Color and Design in Your Home

WITH a little extra planning, that home of yours can bring added pleasure to your family and the visitors who drop by. All it takes is the application of a few simple principles in the element of design. This more gracious living can be yours whether you are building a new home or refurbishing an old one. . .

WITH a little extra planning, that home of yours can bring added pleasure to your family and the visitors who drop by. All it takes is the application of a few simple principles in the element of design. This more gracious living can be yours whether you are building a new home or refurbishing an old one.

The general plan may begin with all new furniture or without buying one new piece. Furniture should always be purchased with the future in mind. You may have to live with it a long time, even though you didn't plan it that way. Fortunately, good furniture can last a life time with proper care and refinishing.

If you are moving into a new home that will be yours for a long time you have the decided advantage of purchasing the furniture for that particular house. Chances are, if involved in denominational work, you move rather frequently. This being so you will be more conservative and purchase what might fit a variety of houses. Since a large house is more appropriate for furniture with large floral designs, you would perhaps do better to have the large pieces of furniture in a plain or textured material. Then brighten the room with small accent pieces in the brilliant or figured colors or designs.

Color has a real bearing on our lives, creating atmosphere, influencing moods and actions. We choose the food that appeals to the eye. Imagine eating purple potatoes or brown lettuce! Remember this when planning decor for the home. God gave us a good guide when He made the sky blue and the grass and leaves green— lovely colors that relax and refresh. He then spiced it up with many accents of reds, oranges, golds, and other brilliant hues. Color psychologists have proved that all blue can be depressing, while the hot colors—red and yellow—used excessively can keep one keyed up.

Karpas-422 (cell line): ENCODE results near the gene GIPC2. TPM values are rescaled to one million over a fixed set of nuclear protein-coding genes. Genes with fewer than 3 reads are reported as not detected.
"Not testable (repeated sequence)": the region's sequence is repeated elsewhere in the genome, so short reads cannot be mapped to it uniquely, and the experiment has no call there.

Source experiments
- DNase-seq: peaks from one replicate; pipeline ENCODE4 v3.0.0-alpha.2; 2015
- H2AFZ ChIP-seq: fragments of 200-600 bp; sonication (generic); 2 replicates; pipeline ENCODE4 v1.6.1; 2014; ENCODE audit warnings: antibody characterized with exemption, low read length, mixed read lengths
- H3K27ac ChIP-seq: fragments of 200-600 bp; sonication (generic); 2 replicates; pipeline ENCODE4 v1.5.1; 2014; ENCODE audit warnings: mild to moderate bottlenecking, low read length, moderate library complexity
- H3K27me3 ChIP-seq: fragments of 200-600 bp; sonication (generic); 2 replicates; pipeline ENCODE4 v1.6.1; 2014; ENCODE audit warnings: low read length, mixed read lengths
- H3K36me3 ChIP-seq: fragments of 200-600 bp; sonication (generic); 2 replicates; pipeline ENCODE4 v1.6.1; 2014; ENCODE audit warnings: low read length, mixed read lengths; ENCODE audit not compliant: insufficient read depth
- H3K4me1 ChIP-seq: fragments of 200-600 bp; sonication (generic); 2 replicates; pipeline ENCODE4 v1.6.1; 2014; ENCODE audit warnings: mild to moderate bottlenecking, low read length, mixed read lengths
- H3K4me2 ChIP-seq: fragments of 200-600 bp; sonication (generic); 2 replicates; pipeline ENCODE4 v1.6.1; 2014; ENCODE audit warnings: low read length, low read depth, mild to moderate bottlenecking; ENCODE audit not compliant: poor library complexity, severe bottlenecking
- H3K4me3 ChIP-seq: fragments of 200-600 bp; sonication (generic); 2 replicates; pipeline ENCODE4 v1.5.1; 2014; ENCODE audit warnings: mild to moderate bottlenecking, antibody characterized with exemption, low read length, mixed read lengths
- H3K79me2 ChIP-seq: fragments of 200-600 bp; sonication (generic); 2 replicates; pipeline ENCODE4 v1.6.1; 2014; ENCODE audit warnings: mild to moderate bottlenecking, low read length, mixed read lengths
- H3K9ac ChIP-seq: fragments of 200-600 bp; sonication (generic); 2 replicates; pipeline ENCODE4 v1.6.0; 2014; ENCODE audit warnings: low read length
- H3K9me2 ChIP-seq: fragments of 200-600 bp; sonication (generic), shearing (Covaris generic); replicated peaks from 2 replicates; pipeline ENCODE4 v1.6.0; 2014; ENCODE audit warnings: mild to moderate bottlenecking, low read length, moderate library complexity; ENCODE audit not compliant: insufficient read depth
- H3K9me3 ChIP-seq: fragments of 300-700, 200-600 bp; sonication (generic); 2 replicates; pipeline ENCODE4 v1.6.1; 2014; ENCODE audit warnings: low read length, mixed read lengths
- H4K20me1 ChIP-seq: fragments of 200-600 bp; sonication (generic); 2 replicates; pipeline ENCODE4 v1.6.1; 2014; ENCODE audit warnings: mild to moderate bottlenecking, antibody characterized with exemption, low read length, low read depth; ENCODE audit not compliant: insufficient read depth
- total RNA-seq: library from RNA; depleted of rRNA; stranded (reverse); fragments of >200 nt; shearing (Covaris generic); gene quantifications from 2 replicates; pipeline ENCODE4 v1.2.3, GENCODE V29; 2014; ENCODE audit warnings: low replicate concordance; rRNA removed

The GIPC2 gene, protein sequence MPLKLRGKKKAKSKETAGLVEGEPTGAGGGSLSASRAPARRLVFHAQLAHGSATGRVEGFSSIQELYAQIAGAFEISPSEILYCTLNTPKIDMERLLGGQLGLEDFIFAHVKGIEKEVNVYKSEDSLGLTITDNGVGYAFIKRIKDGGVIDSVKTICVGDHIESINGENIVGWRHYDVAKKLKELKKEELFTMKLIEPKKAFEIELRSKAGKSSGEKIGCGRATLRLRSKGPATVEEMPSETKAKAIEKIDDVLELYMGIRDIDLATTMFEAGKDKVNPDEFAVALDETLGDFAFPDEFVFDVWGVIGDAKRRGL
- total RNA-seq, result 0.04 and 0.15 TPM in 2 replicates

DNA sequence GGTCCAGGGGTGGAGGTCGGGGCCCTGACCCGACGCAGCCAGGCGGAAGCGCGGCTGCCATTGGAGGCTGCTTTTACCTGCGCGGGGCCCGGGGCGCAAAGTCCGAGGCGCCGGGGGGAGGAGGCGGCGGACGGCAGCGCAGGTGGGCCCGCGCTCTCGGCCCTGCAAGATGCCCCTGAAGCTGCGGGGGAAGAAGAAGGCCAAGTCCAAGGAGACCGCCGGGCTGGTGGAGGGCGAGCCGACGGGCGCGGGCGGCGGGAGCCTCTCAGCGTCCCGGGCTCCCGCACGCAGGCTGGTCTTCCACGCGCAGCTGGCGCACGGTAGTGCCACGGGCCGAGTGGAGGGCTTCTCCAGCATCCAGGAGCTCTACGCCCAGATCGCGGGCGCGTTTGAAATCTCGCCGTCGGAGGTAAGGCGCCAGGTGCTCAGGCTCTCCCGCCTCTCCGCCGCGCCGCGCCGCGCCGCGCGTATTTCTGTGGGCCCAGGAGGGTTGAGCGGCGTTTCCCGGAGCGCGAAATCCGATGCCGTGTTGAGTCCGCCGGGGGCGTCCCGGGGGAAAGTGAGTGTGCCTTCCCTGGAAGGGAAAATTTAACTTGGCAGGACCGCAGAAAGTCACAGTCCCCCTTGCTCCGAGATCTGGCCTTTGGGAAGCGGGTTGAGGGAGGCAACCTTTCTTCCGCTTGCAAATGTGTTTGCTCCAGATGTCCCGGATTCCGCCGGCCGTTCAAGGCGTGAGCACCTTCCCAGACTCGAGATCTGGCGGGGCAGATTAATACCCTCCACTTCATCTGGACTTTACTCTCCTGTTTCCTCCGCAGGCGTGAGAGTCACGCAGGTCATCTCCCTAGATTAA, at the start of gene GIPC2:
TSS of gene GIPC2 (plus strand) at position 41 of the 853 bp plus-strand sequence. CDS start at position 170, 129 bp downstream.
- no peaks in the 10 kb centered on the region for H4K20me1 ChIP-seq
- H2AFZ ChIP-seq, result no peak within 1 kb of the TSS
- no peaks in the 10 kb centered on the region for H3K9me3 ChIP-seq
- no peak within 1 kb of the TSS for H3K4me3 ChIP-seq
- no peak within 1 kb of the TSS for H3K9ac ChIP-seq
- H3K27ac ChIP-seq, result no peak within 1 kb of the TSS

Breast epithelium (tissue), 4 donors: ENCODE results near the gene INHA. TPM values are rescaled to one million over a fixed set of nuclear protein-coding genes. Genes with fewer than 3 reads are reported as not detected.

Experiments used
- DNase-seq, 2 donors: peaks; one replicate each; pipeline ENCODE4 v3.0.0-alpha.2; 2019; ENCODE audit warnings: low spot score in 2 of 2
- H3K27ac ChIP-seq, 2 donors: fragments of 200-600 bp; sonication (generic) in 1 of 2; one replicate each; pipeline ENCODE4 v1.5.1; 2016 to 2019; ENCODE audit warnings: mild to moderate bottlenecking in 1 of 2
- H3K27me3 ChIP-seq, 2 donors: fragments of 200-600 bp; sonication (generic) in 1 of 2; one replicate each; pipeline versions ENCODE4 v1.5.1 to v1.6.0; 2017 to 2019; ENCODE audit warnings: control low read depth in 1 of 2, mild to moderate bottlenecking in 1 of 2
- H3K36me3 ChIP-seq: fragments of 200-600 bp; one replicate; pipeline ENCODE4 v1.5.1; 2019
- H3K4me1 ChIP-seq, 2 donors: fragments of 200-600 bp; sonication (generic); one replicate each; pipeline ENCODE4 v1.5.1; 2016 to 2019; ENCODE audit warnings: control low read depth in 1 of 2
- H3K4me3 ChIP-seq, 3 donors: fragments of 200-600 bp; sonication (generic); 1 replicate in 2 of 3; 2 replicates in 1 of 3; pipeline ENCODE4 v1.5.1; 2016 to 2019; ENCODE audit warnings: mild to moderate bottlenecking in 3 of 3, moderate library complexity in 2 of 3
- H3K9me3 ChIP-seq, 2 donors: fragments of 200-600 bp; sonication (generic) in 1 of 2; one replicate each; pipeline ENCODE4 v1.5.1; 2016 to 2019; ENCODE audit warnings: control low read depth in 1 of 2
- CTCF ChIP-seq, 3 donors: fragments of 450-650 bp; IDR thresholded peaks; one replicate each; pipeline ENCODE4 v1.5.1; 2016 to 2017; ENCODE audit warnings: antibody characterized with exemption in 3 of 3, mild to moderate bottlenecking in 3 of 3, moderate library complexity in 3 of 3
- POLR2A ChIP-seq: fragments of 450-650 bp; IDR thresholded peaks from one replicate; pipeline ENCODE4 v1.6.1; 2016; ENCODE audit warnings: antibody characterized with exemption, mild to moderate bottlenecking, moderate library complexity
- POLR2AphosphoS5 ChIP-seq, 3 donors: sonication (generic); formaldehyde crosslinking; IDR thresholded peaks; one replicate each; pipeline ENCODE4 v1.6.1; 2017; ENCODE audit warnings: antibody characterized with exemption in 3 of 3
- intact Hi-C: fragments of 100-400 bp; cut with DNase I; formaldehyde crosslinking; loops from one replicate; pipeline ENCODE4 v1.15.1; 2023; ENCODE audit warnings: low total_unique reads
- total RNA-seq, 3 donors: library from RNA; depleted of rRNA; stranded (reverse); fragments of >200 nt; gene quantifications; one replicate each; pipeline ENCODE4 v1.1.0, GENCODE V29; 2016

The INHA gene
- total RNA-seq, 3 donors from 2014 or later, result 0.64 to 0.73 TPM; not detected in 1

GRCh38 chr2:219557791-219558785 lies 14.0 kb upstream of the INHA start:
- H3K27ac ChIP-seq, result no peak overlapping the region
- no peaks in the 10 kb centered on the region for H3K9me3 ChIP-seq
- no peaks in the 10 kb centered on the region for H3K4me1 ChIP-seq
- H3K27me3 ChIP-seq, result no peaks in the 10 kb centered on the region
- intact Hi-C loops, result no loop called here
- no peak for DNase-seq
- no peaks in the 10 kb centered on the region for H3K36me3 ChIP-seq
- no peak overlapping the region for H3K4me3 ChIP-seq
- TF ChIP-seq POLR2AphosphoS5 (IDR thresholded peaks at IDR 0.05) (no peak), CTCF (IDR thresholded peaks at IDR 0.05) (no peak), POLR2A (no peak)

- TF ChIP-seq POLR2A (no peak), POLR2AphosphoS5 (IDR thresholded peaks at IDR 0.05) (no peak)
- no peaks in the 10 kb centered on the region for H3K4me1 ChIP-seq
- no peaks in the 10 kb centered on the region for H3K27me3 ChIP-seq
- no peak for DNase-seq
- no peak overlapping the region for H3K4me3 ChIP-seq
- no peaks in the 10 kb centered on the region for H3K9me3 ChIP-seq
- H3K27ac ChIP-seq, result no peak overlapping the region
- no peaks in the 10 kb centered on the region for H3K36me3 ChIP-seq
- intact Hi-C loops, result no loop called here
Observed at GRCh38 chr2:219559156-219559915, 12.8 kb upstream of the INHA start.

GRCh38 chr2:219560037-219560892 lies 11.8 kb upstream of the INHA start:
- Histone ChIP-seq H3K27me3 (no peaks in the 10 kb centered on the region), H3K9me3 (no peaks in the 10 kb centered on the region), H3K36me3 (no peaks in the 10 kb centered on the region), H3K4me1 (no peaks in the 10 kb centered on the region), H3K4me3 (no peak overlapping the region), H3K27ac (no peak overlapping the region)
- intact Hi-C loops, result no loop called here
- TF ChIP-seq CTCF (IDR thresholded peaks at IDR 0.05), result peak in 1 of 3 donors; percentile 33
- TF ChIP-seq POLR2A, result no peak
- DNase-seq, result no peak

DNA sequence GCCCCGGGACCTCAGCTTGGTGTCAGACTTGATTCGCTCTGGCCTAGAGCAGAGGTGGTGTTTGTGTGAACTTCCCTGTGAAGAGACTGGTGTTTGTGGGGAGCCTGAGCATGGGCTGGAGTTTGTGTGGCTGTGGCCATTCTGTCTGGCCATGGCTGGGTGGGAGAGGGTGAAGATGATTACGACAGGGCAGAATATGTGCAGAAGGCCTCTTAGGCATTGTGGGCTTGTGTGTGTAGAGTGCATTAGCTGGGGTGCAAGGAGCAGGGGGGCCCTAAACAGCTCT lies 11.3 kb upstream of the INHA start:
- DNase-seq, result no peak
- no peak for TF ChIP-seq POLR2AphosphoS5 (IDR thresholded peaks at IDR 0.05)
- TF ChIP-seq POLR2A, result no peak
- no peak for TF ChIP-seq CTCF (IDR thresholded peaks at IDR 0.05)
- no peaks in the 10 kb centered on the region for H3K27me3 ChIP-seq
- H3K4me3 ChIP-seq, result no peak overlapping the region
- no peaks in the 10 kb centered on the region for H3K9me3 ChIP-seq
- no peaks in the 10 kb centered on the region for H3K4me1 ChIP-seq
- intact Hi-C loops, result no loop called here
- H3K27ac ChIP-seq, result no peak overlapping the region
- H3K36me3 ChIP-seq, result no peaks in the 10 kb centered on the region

In decorating, start with the item or items that will be around the longest. This may be the flooring. It may be the davenport, although changing the upholstery makes it a new item as far as decorating is concerned. Color will affect the apparent size of the room. To give a larger appearance paint the walls a lighter tint or shade than the main color in the carpeting. If there are many windows or doors in the room, have the draperies the same color as the walls, thus minimizing the breaks.

If there are small children it will be more practical to have carpeting with more than one color in it. Then select an other color for some of the larger pieces of furniture. If there are two chairs, not necessarily identical in size, have them matching in material rather than having one match the couch. A third chair may either match the couch or serve as an ac cent piece. Using textured material for either the two chairs or the couch will allow the use of a pattern—floral, stripe, or plaid—in the other pieces. These may be in either a tint or shade or the background color or a subdued contrasting color.

If the room has few openings and either side draperies or complete draperies of some pattern are to be used, then the colors used in the furnishings should be pulled from these draperies. Usually the draperies or flooring will serve best to bring the colors of the room together.

If contrasting color is missing from the carpeting or draperies, select the pillows for either couch or as an accent pile on the floor, with this in mind. Hold them next to a piece of the material—either carpeting or drapery—and be sure that one gives a good contrast. If the carpeting is green or blue, the accent color could be to a yellow or red side. The contrast might be a coral, or better, an orange-red.

Some will say, "Any color is good if you like it." The wise homemaker will, how ever, get her eye attuned to pleasing color combinations. Home magazines offer suggestions, as do store windows. When one develops the feel of good combinations, it is easier to realize that others may have a less relaxed feeling in some mixtures.

Pictures are quite a personal matter, and should be selected on the basis of what will please the family. Color again can add much to the total room balance. When a picture is a special thing to the family it is possible that the color in the picture, or pictures, could be used in furniture pieces that will help make up the room, providing it is of a pleasing shade. The balance for the room may be ex pressed in the arrangement of the pictures and furniture and in the colors used.

Take a new look at your home. Perhaps a little change in color or arrangement can add new restfulness and pleasure.

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March 1970

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